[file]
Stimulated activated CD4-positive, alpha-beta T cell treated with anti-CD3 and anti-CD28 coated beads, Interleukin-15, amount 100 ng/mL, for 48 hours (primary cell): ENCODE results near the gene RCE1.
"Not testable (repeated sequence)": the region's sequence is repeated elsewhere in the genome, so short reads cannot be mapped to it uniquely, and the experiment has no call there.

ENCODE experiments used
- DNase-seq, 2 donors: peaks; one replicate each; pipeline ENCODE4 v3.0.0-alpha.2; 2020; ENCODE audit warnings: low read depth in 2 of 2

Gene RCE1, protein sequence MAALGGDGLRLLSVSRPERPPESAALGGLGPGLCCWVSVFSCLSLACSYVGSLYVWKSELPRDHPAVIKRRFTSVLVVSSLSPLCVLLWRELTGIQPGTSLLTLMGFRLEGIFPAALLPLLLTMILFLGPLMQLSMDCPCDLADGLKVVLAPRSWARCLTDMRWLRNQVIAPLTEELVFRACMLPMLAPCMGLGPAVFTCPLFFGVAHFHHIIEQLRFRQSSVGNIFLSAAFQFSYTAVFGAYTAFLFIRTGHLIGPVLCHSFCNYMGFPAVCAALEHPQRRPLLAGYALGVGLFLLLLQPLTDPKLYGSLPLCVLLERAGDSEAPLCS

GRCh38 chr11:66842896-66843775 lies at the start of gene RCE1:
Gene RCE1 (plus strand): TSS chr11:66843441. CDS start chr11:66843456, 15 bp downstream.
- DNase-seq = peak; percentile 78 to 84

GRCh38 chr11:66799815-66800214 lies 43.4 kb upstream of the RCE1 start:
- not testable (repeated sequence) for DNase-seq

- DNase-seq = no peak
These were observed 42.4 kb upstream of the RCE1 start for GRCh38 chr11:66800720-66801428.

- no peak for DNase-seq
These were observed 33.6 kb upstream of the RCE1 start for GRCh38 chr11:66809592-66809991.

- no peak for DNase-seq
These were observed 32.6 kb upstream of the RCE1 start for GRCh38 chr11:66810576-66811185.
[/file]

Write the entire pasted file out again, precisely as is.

Stimulated activated CD4-positive, alpha-beta T cell treated with anti-CD3 and anti-CD28 coated beads, Interleukin-15, amount 100 ng/mL, for 48 hours (primary cell): ENCODE results near the gene RCE1.
"Not testable (repeated sequence)": the region's sequence is repeated elsewhere in the genome, so short reads cannot be mapped to it uniquely, and the experiment has no call there.

ENCODE experiments used
- DNase-seq, 2 donors: peaks; one replicate each; pipeline ENCODE4 v3.0.0-alpha.2; 2020; ENCODE audit warnings: low read depth in 2 of 2

Gene RCE1, protein sequence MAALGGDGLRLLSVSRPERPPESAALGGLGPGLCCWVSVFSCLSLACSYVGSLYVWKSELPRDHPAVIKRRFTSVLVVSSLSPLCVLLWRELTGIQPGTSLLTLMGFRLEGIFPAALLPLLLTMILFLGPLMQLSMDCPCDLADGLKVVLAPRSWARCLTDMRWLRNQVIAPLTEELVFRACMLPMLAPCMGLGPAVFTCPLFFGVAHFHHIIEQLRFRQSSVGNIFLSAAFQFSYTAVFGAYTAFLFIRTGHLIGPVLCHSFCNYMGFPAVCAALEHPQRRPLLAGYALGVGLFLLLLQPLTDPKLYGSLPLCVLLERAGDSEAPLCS

GRCh38 chr11:66842896-66843775 lies at the start of gene RCE1:
Gene RCE1 (plus strand): TSS chr11:66843441. CDS start chr11:66843456, 15 bp downstream.
- DNase-seq = peak; percentile 78 to 84

GRCh38 chr11:66799815-66800214 lies 43.4 kb upstream of the RCE1 start:
- not testable (repeated sequence) for DNase-seq

- DNase-seq = no peak
These were observed 42.4 kb upstream of the RCE1 start for GRCh38 chr11:66800720-66801428.

- no peak for DNase-seq
These were observed 33.6 kb upstream of the RCE1 start for GRCh38 chr11:66809592-66809991.

- no peak for DNase-seq
These were observed 32.6 kb upstream of the RCE1 start for GRCh38 chr11:66810576-66811185.